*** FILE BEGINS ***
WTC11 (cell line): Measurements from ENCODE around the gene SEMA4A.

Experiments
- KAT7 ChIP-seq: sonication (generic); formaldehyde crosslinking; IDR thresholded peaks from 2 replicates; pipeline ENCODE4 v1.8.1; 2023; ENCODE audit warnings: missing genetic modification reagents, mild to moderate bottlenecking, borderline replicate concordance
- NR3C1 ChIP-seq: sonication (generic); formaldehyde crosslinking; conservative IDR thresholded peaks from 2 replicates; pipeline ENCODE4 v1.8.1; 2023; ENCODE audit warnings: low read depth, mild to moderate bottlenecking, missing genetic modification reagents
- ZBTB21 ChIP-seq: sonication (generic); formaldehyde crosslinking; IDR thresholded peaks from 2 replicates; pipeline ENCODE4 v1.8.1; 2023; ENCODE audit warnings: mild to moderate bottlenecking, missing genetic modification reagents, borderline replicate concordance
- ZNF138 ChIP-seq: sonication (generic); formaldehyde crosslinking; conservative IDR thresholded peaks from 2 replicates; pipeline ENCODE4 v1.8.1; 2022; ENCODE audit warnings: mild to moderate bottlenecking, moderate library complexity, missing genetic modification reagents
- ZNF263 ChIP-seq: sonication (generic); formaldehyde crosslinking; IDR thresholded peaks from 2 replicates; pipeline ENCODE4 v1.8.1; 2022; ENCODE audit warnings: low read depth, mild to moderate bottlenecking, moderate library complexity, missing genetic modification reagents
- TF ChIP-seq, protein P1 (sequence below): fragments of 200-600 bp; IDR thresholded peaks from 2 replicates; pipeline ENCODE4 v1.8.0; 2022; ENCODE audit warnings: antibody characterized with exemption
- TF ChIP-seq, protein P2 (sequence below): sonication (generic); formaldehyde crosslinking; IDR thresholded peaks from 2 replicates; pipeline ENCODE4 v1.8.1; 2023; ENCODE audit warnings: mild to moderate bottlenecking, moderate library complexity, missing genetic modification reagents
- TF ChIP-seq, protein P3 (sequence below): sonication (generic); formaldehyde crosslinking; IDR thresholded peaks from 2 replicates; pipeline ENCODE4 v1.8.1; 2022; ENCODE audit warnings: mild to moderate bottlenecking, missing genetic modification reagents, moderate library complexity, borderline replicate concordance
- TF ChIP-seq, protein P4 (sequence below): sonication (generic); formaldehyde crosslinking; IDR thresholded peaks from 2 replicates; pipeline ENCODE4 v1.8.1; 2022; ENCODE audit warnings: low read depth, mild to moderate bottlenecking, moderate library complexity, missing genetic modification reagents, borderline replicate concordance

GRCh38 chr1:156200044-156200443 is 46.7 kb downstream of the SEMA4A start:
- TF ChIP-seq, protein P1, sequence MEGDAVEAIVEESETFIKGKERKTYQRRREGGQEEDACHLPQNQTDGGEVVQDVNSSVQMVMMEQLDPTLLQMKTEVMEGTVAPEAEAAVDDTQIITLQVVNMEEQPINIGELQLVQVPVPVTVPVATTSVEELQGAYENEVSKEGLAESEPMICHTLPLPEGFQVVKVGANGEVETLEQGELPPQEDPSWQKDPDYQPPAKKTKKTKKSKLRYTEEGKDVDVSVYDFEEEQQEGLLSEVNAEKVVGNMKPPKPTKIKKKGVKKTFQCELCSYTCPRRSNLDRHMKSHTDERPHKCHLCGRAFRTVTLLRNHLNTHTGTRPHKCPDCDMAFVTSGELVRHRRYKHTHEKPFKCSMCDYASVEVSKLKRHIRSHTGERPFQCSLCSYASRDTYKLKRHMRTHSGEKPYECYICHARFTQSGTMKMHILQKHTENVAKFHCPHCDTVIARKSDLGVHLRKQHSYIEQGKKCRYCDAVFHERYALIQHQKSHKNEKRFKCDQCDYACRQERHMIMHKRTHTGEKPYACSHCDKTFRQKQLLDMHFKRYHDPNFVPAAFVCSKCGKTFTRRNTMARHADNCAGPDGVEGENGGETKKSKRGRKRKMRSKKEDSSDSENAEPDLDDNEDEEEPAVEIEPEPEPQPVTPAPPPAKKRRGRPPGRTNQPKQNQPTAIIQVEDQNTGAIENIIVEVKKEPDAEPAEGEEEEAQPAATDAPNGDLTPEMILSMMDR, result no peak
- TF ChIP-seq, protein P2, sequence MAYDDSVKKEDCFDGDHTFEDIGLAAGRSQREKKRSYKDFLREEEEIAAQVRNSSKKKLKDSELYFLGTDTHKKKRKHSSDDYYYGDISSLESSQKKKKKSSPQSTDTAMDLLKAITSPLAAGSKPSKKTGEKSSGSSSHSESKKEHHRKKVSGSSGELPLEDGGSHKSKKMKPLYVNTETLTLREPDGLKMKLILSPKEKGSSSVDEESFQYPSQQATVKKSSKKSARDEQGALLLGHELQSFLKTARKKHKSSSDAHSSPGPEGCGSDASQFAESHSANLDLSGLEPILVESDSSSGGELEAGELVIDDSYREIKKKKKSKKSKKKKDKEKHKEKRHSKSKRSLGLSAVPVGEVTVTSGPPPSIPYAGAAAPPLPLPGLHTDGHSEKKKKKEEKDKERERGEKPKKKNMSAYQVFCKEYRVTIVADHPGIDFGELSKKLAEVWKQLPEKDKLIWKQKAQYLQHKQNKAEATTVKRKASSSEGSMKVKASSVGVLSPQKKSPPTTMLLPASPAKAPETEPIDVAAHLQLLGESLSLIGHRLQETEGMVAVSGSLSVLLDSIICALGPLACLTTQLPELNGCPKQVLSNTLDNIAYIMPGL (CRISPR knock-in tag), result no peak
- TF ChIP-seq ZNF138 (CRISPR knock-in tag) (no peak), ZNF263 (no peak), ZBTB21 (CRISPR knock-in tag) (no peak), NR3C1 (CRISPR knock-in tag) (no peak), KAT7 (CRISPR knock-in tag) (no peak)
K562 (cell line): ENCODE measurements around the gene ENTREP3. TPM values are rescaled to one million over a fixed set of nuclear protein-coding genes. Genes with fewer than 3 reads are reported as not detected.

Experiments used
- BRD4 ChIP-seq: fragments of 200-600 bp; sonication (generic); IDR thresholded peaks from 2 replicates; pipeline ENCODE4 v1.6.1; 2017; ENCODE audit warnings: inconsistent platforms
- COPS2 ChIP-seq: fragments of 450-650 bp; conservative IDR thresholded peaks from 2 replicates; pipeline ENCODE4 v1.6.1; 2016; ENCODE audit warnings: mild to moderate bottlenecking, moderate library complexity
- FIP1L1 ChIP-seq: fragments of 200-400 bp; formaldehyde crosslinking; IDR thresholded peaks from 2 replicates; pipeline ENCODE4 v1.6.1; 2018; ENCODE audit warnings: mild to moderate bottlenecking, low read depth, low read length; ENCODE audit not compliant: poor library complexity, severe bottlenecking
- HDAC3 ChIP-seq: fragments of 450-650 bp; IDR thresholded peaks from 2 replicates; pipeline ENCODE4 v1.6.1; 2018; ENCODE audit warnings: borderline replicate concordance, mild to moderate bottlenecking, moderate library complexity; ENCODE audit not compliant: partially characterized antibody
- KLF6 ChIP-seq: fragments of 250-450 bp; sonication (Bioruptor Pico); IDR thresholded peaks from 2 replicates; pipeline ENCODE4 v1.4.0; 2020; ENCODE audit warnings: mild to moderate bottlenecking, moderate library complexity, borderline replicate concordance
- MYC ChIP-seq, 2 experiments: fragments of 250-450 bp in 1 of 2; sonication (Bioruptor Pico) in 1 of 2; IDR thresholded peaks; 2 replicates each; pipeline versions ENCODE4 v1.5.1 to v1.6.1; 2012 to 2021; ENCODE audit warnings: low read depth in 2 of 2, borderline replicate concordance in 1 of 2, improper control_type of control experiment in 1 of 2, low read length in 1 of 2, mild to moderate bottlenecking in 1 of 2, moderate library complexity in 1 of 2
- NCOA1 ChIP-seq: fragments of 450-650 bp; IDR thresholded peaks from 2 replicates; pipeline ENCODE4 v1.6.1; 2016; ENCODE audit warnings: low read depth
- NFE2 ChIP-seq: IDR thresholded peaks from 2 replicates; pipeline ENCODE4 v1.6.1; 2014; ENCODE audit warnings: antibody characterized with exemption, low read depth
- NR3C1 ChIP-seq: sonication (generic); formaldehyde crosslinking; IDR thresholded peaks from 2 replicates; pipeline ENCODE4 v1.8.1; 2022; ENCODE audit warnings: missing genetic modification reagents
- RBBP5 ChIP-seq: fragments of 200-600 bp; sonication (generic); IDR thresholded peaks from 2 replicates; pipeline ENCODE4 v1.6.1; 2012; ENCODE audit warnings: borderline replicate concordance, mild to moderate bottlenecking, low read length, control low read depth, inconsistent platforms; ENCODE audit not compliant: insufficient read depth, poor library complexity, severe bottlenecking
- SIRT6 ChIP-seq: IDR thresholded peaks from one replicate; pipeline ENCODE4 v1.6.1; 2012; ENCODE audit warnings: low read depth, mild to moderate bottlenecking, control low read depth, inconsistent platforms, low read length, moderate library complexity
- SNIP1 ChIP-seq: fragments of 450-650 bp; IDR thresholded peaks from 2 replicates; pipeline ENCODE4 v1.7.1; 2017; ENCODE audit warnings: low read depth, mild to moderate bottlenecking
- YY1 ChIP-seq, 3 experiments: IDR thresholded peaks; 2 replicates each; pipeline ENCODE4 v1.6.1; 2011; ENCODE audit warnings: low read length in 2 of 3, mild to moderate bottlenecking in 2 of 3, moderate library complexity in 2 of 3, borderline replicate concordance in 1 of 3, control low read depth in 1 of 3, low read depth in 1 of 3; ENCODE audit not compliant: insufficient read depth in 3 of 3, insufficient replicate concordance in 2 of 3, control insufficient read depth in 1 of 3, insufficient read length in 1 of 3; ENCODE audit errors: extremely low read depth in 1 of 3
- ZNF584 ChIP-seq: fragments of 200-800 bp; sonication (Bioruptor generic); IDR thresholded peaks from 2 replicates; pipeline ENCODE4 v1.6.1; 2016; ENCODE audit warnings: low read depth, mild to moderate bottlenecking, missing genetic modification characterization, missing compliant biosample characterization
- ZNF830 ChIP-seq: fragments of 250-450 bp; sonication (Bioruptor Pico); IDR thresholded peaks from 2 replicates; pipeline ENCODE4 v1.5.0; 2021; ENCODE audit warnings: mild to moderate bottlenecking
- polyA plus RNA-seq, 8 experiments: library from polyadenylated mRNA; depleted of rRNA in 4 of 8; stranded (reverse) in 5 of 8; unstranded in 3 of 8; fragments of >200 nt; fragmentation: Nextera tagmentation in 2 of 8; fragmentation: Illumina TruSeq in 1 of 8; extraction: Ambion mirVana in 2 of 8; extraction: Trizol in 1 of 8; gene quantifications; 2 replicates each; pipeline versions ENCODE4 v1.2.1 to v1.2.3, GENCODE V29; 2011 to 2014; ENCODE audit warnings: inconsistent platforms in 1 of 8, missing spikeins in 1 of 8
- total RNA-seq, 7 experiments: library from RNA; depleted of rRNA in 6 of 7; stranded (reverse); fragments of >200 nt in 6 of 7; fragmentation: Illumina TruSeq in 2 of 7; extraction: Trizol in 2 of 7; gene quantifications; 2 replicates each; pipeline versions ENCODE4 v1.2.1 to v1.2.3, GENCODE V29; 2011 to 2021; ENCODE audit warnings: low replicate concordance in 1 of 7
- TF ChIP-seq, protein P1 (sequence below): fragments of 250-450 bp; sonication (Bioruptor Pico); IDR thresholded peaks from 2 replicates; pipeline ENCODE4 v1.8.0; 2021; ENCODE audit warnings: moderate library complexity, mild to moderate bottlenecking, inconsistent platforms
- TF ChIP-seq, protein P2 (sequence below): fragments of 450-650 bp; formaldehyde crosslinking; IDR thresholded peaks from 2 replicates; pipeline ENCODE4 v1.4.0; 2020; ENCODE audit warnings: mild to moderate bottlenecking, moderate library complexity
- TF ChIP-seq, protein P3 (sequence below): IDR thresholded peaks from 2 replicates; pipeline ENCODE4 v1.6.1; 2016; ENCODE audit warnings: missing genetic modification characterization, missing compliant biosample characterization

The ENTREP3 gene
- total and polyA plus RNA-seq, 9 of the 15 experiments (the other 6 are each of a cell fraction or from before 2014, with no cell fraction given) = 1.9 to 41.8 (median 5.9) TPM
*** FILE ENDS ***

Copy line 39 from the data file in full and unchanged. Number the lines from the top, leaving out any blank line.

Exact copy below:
- total and polyA plus RNA-seq, 9 of the 15 experiments (the other 6 are each of a cell fraction or from before 2014, with no cell fraction given) = 1.9 to 41.8 (median 5.9) TPM